Last Tuesday I live blogged the Government Construction Summit, organised on behalf of the Cabinet Office by UBM Built Environment and Building Magazine.
Last year’s Summit saw the announcement that centrally procured public projects should be level 2 BIM-enabled by 2016, which caused quite a stir. This year the summit looked further ahead to 2025 and the launch of Construction 2025, the ‘Industrial Strategy for Construction’, a document setting the agenda for a collaborative commitment between Government and the Construction Industry. This document set out four main targets for 2025, and launched the 30-strong Construction Leadership Council that will drive forward the implementation of the new strategy.
Live blogging such a big event, with over 150 delegates and a national audience, was a first for me. Whilst I’ve blogged events involving the Cabinet Office before (the launch of BIM4SMEs Working Group) the interest in this subject was going to reach throughout the industry, and beyond.
This post will look at the effect that taking such an event online (albeit through the somewhat limited medium of a live blog and Twitter) had on the audience, and what the data collection we’ve done might be able to tell us about the subject, the medium and how construction is using social media today.
A Note about Tools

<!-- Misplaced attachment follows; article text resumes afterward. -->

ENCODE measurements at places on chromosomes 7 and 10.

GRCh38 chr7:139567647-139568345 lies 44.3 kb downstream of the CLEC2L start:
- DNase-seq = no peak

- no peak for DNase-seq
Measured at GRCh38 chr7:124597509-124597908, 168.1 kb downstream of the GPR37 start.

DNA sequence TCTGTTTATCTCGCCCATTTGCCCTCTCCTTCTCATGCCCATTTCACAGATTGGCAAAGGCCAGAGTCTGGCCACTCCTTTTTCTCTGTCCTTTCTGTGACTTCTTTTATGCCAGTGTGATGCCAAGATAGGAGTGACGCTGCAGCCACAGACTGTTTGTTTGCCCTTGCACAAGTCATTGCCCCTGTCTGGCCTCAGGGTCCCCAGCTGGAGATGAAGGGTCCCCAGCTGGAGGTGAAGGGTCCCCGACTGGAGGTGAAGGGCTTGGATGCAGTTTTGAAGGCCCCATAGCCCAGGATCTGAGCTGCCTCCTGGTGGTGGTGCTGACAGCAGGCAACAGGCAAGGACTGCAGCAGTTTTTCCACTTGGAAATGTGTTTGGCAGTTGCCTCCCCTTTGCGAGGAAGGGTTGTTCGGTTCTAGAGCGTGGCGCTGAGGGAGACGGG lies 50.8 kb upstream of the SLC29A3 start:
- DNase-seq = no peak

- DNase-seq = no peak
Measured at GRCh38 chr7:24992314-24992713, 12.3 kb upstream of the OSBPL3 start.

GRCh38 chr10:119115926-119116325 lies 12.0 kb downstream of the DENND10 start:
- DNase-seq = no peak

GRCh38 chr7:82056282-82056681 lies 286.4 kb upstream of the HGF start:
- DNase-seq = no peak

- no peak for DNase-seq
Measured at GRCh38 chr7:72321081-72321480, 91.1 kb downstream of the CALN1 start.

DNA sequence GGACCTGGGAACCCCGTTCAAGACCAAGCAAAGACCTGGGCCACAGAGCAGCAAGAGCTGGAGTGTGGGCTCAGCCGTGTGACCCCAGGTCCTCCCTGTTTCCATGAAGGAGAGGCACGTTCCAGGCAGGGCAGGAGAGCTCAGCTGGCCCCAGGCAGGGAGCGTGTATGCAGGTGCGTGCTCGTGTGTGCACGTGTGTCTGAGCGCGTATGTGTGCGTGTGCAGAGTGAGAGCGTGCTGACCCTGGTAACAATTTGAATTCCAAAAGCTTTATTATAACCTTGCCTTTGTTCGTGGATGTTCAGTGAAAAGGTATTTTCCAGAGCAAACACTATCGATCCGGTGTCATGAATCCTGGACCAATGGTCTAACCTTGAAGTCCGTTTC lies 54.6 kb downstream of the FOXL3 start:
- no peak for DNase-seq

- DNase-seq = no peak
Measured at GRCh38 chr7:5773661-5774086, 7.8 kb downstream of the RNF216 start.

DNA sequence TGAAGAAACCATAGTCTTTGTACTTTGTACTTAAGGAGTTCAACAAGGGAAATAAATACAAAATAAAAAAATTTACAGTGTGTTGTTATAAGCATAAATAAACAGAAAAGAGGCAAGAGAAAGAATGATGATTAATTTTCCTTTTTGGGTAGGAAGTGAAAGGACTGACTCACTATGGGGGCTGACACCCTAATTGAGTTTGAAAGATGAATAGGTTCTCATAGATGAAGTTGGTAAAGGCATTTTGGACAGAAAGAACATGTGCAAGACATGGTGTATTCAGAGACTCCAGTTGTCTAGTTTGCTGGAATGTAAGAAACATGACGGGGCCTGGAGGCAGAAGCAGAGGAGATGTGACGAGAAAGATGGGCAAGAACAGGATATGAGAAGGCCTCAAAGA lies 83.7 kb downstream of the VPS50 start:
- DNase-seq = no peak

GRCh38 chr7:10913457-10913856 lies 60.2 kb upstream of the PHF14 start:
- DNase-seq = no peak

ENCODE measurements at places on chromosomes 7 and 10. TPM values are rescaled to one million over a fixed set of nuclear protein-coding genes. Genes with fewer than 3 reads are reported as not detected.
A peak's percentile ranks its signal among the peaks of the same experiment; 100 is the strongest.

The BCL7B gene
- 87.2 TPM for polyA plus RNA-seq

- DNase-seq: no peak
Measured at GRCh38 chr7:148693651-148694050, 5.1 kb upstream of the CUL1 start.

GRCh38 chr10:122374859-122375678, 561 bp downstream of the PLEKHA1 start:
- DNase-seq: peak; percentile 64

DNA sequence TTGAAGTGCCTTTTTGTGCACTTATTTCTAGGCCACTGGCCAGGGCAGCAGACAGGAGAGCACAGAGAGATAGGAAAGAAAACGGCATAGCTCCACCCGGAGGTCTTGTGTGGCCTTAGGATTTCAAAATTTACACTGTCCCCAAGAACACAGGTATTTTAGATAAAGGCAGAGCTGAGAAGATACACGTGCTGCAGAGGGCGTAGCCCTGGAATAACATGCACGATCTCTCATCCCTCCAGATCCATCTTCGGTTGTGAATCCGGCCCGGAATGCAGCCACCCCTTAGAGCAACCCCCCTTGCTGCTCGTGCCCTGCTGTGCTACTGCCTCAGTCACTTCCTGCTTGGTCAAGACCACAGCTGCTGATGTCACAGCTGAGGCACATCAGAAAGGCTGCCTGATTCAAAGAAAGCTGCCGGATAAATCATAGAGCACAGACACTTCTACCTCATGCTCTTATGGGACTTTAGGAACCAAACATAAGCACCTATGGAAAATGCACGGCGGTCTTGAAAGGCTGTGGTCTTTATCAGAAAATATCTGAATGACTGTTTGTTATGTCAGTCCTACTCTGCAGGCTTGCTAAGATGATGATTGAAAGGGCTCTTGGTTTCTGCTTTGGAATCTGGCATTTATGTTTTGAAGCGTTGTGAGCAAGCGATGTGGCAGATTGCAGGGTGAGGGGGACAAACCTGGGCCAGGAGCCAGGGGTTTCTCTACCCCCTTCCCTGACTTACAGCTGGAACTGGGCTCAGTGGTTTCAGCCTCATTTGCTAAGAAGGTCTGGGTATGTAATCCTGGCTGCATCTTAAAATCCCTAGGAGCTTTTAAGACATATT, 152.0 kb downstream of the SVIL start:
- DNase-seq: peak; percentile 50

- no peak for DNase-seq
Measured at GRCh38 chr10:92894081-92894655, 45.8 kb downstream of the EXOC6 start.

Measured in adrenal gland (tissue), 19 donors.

The Live Blog is a selective curation of activity at the event (which took place at the Park Plaza, Westminster Bridge in London) and activity online, including online publiciations, websites, slide decks and twitter. By bringing together this activity it is hoped that people who (for whatever reason) could not attend the event, could still get a flavour of the summit as it took place, and that non-users of social media can get a flavour of what was being said online by people both within the room and elsewhere across the country and beyond. The live blog was built in Storify and embedded in the Building website to encourage non-twitter users to take a look.
Twitter use was tracked using a TweetReach Tracker and also using Martin Hawksey’s open source TAGS tools for community analysis and visualisation. The TAGs tool archived all tweets using the #GCS2013 hashtag and the TweetReach tool tracked tweets including one or more of these terms:
“Government Construction Summit”
“Industrial Strategy for Construction”
and Tweets by and to the @GCSummitUK user account set up specifically for the summit.
The Headline Statistics
Here’s a summary of the main statistics from the Live Blog and Twitter since Monday 1st July 2013.
- To date (7 July) the Live Blog has been viewed by 488 people.
- 755 people have tweeted using the search terms (see above for these) including 570 using the #GCS2013 hashtag
- They created 2654 tweets (1023 original tweets, 304 replies, 1327 Retweets)
- These tweets reached 1,029,495 people 9,680,229 times.